“I don’t want to die without knowing all this.” — Joanna Macy
“If I have faith in anything, I have faith in life.” — Stephen Batchelor
Birth, vulnerability, ageing, death, awaking, and full liberation: in all Buddhist traditions, there is one special day, near the first full moon in May, intentionally chosen to celebrate all of these important events in the of life of Siddhartha Gotama, the man who would become the Buddha. He was born sometime around 563 BCE in an area near modern day Nepal, to a wealthy village leader. His mother died hours after giving birth to him, and he was raised by his mother’s sister, who became his father’s wife. His was a life of relative privilege in which he was kept materially satisfied and protected from the trials and tribulations of daily life. He was so protected, in fact, that it is said that the gardening staff would work at night to cut off any dead blossoms, so that while growing up, Gotama would never see death.
As a young man, he took a wife, and they had a child. To others, he seemed content, satisfied; but even before the birth of his son Rahula, this bright and curious Gotama had begun secretly leaving his gated community at night with the help of his own charioteer. He wanted to know about all aspects of life. Seeing sick and injured people showed him that there is an inherent vulnerability in our bodies, hearts, and minds. An old woman taught him about ageing. A child’s dead body burning on a funeral pyre led him to the startling realization that his own son would die one day, as would his wife, his step-mother, and his father. He recalled that his own young, healthy mother had died unexpectedly at childbirth. Death could happen to anyone at any time. All that he loved and held dear “would become otherwise, would become separate and different from him.” Even he, himself would sicken, grow old, and die. He knew this with certainty now, but he did not know when or how these things would occur. What should he do?
As the full picture of life became clear to him, Gotama had a life-altering insight into Dukkha, the built-in unsatisfactoriness and uncertainty inherent in our human existence, which is an unavoidable result of being born. He felt the paradox of life and death––the interconnectedness that calls forth love but cannot prevent loss. This moment of full-bodied knowing was undoubtedly heightened by the visceral bond that he, as a first-time father, felt towards his just-born son, whose given name, Rahula, refers to a bond, an attachment with a felt-sense of responsibility. The story tells us that, in this moment, samvega, a courageous, inner, spiritual urgency was aroused in this soon-to-be-Buddha. Knowing his wife, mother, and son would be well cared for in his absence, Gotama set out alone to find “the deathless.” He was looking for a path that would offer freedom from the push and pull of liking and disliking, freedom from despair, greed, and hatred. He vowed to return to his family and extended household with an answer.
He left his wealth and safe home, stepped into homelessness, and became a wandering mendicant, living among other seekers in the Indian villages and forests of the time, and relying on the generosity of others for food and shelter. He studied with two of the greatest meditation teachers of that era. After learning what they had to teach, he went off on his own to practice with what he had learned and to take it further in a way that might be accessible to others. He vowed to sit down to meditate and not get up until he felt a true “knowledge and liberation.” A young girl and a village woman saw Gotama sitting in his emaciated, weary condition and offered him rice milk. Their kindness warmed his heart, and stirred a memory of the love and safety of his own home. He specifically recalled the contentment he felt on one early spring day, sitting under a rose apple tree as farmers plowed the surrounding fields. The women’s generosity and the simple joy of his reverie refreshed his heart and mind. The Buddha continued his quest. After a series of inner struggles, he refined his insights into the uncertain, unstable, changing nature of the mind and heart. He accomplished a liberating understanding of the futility of imagining there is an aspect of mind that can directly control life; and he entered an experience of nirvana (nibbhana, in early Buddhist language), which is explained as the complete cessation of the flow of mental activity. It is a profound and unique cessation––the end of all subjective experience. As such, it is beyond our current understanding and language.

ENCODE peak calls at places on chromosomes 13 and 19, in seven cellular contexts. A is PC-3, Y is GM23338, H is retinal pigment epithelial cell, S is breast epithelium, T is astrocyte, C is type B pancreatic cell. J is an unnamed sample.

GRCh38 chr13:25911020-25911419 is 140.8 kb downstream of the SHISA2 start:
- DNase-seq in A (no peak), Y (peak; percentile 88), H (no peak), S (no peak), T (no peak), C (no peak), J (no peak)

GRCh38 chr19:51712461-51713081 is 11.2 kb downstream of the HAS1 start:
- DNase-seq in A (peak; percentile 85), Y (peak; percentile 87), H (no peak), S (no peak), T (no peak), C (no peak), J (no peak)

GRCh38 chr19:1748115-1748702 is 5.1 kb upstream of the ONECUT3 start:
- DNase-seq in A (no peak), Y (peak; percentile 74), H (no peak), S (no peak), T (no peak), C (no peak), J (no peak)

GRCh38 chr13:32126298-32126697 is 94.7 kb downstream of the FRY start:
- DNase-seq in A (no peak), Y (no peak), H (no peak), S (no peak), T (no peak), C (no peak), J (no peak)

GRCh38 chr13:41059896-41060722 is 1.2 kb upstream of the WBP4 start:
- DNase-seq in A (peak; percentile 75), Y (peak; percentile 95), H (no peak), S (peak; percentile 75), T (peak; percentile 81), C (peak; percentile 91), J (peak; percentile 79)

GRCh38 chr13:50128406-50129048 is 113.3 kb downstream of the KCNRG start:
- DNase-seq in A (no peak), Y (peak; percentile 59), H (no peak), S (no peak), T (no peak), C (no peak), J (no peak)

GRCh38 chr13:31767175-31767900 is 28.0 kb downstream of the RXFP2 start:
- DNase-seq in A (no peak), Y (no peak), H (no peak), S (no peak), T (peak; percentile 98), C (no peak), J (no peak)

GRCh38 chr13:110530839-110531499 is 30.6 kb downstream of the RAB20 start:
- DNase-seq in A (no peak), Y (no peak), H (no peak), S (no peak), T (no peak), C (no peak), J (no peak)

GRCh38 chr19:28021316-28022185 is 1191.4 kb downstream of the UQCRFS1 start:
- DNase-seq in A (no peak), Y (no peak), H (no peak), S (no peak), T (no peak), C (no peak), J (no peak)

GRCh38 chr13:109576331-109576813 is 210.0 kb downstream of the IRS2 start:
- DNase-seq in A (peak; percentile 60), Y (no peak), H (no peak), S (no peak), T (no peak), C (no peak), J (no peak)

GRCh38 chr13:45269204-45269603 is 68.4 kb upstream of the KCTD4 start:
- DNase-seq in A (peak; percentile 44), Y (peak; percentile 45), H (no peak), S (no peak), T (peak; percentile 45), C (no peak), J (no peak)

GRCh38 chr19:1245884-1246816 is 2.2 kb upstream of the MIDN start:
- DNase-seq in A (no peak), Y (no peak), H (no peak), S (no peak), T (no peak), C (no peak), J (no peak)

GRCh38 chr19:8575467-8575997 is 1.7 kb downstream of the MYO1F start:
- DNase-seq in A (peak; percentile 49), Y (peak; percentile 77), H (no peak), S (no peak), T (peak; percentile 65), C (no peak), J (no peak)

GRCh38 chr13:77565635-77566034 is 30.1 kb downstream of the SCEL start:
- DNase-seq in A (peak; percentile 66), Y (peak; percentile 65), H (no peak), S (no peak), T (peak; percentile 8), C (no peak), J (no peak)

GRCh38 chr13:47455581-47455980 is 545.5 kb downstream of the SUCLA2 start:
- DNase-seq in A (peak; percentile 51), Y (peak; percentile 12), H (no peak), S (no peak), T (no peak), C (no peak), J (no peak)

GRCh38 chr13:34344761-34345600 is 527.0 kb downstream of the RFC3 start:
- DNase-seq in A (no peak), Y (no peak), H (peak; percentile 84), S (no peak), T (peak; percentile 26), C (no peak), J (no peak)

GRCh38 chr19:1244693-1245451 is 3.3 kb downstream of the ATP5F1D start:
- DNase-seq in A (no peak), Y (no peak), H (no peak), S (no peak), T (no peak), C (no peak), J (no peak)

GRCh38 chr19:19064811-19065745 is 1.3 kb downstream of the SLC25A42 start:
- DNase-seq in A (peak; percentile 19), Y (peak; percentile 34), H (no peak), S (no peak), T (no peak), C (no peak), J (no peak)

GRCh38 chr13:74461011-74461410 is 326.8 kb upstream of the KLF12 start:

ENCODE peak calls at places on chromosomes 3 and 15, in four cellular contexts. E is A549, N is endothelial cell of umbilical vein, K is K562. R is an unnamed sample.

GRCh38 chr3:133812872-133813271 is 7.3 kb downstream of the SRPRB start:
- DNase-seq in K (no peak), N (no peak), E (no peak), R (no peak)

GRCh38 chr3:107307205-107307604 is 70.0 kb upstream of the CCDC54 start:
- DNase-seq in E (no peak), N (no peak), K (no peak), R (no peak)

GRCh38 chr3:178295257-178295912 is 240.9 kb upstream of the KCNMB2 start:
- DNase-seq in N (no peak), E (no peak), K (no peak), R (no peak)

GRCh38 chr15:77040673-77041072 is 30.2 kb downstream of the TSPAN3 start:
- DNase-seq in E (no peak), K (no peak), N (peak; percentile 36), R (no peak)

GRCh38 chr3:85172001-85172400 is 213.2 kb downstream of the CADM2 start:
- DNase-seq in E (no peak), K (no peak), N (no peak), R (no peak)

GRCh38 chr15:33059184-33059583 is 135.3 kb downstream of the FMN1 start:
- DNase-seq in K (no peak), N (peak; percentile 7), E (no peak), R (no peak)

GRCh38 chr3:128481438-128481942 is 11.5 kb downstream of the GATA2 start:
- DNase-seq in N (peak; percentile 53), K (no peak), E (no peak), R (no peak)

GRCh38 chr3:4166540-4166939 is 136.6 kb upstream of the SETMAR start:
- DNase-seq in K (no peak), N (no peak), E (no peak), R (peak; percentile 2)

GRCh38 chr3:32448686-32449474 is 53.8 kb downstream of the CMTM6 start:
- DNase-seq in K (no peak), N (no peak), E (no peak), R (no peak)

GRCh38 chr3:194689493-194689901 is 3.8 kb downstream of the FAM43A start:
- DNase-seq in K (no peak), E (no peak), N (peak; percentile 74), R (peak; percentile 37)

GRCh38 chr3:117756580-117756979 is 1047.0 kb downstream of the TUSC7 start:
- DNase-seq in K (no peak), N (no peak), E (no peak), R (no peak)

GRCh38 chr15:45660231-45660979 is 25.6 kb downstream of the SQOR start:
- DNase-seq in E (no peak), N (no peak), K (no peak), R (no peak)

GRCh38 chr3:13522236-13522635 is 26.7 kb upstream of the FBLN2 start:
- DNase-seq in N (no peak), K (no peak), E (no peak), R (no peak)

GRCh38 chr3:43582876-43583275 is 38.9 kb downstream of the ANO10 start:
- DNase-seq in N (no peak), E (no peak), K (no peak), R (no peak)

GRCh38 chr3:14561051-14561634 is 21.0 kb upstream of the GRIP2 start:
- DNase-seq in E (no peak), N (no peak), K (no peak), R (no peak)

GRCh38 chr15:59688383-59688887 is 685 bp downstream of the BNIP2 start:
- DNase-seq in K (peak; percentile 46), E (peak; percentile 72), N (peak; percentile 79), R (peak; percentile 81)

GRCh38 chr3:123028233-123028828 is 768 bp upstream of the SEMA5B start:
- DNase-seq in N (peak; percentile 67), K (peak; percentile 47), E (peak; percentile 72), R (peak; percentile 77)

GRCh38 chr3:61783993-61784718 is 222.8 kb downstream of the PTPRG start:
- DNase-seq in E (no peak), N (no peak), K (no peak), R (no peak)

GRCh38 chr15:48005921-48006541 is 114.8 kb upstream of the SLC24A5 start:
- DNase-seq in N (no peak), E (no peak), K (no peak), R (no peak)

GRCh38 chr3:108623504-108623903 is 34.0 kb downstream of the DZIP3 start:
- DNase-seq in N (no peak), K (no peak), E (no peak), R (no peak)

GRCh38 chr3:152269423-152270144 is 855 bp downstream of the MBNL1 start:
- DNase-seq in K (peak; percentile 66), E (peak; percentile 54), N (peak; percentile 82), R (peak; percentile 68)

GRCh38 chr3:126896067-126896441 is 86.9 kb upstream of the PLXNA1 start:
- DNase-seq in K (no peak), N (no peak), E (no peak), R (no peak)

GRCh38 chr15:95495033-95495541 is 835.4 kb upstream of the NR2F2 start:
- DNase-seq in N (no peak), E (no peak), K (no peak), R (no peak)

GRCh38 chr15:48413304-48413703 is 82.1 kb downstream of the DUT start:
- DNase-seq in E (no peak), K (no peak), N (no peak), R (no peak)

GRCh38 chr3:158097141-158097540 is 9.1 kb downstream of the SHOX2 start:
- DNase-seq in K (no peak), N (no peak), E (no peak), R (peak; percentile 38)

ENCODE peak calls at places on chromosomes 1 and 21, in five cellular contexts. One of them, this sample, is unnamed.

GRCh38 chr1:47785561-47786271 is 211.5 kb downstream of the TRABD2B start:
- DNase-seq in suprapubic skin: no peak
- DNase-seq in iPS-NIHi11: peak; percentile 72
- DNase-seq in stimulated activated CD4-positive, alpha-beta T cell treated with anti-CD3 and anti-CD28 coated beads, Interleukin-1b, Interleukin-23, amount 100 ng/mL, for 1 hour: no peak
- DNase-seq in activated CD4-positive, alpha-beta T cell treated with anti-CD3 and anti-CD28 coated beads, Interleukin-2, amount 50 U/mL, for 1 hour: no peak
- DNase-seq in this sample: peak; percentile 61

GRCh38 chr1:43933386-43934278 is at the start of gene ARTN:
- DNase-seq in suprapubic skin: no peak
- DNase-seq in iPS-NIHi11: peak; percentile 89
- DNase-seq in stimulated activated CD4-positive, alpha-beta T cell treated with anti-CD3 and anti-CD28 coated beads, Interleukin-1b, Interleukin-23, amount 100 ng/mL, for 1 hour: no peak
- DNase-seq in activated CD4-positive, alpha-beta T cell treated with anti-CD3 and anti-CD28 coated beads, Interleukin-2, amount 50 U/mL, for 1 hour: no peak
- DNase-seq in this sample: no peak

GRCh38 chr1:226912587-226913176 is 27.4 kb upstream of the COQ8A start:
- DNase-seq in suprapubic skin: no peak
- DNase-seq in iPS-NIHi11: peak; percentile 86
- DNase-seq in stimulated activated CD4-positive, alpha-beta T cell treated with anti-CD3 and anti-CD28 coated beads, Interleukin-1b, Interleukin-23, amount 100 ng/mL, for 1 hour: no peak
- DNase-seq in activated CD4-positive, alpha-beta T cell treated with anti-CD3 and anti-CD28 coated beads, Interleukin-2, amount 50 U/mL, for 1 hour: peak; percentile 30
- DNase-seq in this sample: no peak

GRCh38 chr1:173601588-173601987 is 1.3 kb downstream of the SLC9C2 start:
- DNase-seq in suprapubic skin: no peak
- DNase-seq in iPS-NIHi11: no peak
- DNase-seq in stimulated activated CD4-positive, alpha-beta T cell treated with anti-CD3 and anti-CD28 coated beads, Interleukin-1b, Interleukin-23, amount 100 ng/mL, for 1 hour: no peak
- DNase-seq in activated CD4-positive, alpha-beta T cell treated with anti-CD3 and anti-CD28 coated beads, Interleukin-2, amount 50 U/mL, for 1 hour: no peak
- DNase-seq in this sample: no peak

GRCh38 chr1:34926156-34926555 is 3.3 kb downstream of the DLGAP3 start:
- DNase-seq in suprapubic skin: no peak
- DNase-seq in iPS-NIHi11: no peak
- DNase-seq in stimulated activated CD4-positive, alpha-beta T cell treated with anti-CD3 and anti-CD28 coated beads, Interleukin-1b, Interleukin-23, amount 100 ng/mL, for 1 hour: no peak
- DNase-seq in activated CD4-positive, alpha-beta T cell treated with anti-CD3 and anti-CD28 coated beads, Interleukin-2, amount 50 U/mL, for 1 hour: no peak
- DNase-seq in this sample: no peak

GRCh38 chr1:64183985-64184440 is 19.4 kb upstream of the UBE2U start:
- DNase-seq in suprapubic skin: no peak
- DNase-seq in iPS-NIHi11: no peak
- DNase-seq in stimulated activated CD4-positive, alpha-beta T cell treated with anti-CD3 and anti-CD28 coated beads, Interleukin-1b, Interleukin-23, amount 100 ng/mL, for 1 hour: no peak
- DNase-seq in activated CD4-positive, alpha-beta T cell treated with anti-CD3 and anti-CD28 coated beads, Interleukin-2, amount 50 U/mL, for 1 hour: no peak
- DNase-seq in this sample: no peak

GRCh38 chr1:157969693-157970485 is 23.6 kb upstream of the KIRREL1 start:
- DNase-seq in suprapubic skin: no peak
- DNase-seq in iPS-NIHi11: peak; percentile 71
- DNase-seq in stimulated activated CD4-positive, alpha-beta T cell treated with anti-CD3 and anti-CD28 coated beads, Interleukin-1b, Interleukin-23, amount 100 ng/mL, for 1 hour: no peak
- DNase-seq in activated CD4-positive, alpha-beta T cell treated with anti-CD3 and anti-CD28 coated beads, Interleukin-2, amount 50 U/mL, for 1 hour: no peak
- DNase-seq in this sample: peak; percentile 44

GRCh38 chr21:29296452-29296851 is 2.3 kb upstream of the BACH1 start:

This nirvana is not death. The body does not die, but it is said that the person who emerges from this transformative experience of is changed in all aspects of life. Through an intentional stopping of the workings of the mind, all the deep, habitual tendencies towards mindlessly reacting to events, which are based a spontaneous wanting or disliking, are gone. Greed, hatred, and delusion in all their many blatant and subtle forms are gone––not just while in the state, but also afterwards. Even the slightest possibilities of their arising in response to an interaction have vanished. Only wisdom, kindness, and compassion remain in the person afterwards.
We are told that following this first connection with nirvana, Gotama sat alone in the forest, savoring its effects for weeks––contemplating and integrating its life-altering potentials for himself and for others. At first, he thought that other people would not be able to understand the full deconstruction, this alteration of his whole being, which had occurred from this “hidden in plain view” experience; perhaps it was something meant for him alone. But then he thought that maybe someone could comprehend and even have the experience themselves. He knew it would be of immeasurable benefit if they did. So, he set out in search for his five most recent practice companions to discuss his findings with them. While on the road and before meeting up with them, he met a man whom he knew only slightly. This person was startled by Gotama’s radically changed appearance––he seemed so healthy, bright, and alive––almost glowing. “Who are you?” asked the man, “You seem familiar, but are you even a man? Or are you a god?”
Perhaps momentarily confused by the question, and probably speaking for the first time after weeks of deep meditation, he answered thoughtfully, “I’m not a god or a man; I am awake.” In that moment, he named himself for us––not with a noun, but with a descriptive adjective. In his language “awake” is expressed as Buddha: “I am Buddha.”